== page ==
David Bourget (Western Ontario)
David Chalmers (ANU, NYU)
Rafael De Clercq
Jack Alan Reynolds
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Philosophy of Science 76 (3):372-390 (2009)
This paper evaluates a general argument for the conclusion that visual representations in science must play the role of truth bearers if they are to figure as legitimate contributors to scientific arguments and explanations. The argument is found to be unsound. An alternative approach to assessing the role of visual representations in science is exemplified by an examination of the role of structural formulas in organic chemistry. Structural formulas are found not to play the role of truth bearers; nonetheless, they contribute to the arguments and explanations of organic chemistry. An early success of conformational analysis is presented in order to illustrate the role of structural formulas in the discourse of organic chemistry. *Received January 2007; revised July 2009. †To contact the author, please write to: Department of Philosophy and Religious Studies, Rowan University, 201 Mullica Hill Road, Glassboro, NJ 08028; e‐mail: firstname.lastname@example.org.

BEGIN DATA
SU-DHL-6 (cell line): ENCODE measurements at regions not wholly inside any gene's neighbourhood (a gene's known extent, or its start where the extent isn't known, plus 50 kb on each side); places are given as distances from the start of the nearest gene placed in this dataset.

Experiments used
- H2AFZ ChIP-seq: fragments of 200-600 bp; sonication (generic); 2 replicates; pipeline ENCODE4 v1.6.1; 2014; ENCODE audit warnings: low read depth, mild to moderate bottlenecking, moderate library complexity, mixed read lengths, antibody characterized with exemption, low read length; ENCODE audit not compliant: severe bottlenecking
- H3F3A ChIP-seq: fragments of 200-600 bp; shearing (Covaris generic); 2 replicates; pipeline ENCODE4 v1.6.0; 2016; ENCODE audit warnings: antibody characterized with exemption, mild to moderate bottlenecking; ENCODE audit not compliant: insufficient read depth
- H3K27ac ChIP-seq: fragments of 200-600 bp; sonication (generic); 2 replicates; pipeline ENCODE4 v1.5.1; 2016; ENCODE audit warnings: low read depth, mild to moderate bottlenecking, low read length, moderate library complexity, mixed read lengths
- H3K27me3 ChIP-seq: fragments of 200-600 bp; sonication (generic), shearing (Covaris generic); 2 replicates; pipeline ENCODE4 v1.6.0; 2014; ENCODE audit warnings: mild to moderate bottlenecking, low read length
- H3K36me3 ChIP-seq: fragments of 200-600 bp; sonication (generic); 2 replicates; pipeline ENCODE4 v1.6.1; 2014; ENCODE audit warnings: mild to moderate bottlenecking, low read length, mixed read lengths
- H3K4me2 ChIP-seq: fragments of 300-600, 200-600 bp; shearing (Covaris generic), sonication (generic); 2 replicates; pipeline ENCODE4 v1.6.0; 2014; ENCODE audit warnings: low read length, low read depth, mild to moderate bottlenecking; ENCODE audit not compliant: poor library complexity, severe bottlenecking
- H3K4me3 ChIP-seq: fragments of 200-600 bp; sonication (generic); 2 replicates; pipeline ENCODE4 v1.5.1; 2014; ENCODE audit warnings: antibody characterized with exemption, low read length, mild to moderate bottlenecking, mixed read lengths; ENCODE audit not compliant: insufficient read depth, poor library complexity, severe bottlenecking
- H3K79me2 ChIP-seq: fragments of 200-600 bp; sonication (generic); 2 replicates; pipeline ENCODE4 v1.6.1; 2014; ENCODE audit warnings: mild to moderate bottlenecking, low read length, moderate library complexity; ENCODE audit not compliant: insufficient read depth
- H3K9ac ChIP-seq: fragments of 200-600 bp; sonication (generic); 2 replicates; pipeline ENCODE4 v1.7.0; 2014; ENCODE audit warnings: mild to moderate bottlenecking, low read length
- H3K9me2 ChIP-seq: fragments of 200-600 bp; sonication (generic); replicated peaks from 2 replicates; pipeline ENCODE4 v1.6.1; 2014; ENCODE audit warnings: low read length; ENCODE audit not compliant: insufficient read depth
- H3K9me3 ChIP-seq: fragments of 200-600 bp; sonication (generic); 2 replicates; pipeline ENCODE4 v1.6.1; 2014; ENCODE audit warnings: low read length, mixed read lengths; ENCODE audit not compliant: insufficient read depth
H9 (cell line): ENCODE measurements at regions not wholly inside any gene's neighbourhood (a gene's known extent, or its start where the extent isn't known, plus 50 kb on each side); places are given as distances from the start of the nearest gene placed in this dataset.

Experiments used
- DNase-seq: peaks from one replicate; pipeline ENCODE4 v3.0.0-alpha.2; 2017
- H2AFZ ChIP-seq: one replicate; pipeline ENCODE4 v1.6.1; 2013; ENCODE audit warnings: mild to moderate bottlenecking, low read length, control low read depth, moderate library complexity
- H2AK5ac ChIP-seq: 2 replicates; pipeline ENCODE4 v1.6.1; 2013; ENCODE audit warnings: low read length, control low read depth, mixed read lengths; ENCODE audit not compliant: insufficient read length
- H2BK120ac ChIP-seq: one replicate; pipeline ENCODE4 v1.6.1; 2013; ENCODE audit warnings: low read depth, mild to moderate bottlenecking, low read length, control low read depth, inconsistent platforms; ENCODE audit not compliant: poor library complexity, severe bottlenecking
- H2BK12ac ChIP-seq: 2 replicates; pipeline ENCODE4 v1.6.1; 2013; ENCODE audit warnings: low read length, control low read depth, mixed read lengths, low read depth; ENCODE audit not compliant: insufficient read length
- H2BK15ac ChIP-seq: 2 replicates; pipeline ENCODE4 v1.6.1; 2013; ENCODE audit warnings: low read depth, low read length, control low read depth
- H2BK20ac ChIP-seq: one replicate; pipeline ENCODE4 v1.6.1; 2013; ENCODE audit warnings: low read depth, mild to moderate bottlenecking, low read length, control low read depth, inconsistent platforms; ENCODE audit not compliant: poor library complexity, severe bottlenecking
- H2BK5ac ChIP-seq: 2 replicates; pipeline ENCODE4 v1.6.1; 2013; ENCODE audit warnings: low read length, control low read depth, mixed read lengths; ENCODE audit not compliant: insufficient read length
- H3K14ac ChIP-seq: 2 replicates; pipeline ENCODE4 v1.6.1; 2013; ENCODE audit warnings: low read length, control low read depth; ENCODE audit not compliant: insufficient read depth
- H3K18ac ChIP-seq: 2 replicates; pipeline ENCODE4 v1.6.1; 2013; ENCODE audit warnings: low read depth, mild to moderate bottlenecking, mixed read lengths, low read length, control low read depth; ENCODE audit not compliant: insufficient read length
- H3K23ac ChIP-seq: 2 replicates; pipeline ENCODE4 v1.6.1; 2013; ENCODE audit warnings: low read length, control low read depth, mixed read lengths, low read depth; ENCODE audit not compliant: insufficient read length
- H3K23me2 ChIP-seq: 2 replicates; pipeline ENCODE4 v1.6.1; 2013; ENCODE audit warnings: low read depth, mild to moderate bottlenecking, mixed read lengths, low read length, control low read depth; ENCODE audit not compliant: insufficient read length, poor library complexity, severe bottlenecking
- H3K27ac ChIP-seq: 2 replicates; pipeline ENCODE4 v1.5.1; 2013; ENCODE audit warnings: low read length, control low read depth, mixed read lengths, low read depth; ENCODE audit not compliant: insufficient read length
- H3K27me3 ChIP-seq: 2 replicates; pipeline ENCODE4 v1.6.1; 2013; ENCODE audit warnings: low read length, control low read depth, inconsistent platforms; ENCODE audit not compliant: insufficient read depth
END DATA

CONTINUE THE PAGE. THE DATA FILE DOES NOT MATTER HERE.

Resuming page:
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Citations of this work BETA
Axel Arturo Barceló Aspeitia (2012). Words and Images in Argumentation. Argumentation 26 (3):355-368.
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William Goodwin (2012). Experiments and Theory in the Preparative Sciences. Philosophy of Science 79 (4):429-447.
Isabella Sarto-Jackson & Richard R. Nelson (2015). Overcoming the Limits of Quantification by Visualization. Biological Theory 10 (3):253-262.
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